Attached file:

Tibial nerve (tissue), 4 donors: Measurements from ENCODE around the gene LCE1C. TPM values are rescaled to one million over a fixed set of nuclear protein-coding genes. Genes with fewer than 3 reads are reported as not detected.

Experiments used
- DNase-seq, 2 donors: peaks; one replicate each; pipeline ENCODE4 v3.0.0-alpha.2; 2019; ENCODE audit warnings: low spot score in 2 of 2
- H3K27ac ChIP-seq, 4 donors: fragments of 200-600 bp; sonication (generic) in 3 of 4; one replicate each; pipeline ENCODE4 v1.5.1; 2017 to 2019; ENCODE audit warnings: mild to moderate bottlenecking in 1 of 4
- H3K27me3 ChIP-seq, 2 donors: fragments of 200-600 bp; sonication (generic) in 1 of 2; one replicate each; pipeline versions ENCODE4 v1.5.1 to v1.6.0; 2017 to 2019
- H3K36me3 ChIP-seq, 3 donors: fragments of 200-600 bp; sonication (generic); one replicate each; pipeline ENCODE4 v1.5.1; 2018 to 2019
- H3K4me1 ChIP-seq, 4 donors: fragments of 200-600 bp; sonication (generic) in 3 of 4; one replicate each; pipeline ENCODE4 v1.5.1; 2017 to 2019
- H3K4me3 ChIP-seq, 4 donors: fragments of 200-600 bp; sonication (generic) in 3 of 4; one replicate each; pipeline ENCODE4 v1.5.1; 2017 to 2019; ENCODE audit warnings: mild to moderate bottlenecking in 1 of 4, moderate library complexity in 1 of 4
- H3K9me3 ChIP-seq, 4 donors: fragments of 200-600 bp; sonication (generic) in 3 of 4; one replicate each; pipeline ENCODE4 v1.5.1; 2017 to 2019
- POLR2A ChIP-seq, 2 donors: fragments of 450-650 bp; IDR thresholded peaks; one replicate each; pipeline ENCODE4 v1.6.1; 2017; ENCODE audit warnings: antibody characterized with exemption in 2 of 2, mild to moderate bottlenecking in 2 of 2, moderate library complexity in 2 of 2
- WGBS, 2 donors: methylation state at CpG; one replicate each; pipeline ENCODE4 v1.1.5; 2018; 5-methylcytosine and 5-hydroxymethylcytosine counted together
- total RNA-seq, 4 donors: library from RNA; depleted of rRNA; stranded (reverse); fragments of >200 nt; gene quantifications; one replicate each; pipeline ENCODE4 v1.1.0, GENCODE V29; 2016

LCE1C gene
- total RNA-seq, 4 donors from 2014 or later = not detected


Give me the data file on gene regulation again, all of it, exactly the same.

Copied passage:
Tibial nerve (tissue), 4 donors: Measurements from ENCODE around the gene LCE1C. TPM values are rescaled to one million over a fixed set of nuclear protein-coding genes. Genes with fewer than 3 reads are reported as not detected.

Experiments used
- DNase-seq, 2 donors: peaks; one replicate each; pipeline ENCODE4 v3.0.0-alpha.2; 2019; ENCODE audit warnings: low spot score in 2 of 2
- H3K27ac ChIP-seq, 4 donors: fragments of 200-600 bp; sonication (generic) in 3 of 4; one replicate each; pipeline ENCODE4 v1.5.1; 2017 to 2019; ENCODE audit warnings: mild to moderate bottlenecking in 1 of 4
- H3K27me3 ChIP-seq, 2 donors: fragments of 200-600 bp; sonication (generic) in 1 of 2; one replicate each; pipeline versions ENCODE4 v1.5.1 to v1.6.0; 2017 to 2019
- H3K36me3 ChIP-seq, 3 donors: fragments of 200-600 bp; sonication (generic); one replicate each; pipeline ENCODE4 v1.5.1; 2018 to 2019
- H3K4me1 ChIP-seq, 4 donors: fragments of 200-600 bp; sonication (generic) in 3 of 4; one replicate each; pipeline ENCODE4 v1.5.1; 2017 to 2019
- H3K4me3 ChIP-seq, 4 donors: fragments of 200-600 bp; sonication (generic) in 3 of 4; one replicate each; pipeline ENCODE4 v1.5.1; 2017 to 2019; ENCODE audit warnings: mild to moderate bottlenecking in 1 of 4, moderate library complexity in 1 of 4
- H3K9me3 ChIP-seq, 4 donors: fragments of 200-600 bp; sonication (generic) in 3 of 4; one replicate each; pipeline ENCODE4 v1.5.1; 2017 to 2019
- POLR2A ChIP-seq, 2 donors: fragments of 450-650 bp; IDR thresholded peaks; one replicate each; pipeline ENCODE4 v1.6.1; 2017; ENCODE audit warnings: antibody characterized with exemption in 2 of 2, mild to moderate bottlenecking in 2 of 2, moderate library complexity in 2 of 2
- WGBS, 2 donors: methylation state at CpG; one replicate each; pipeline ENCODE4 v1.1.5; 2018; 5-methylcytosine and 5-hydroxymethylcytosine counted together
- total RNA-seq, 4 donors: library from RNA; depleted of rRNA; stranded (reverse); fragments of >200 nt; gene quantifications; one replicate each; pipeline ENCODE4 v1.1.0, GENCODE V29; 2016

LCE1C gene
- total RNA-seq, 4 donors from 2014 or later = not detected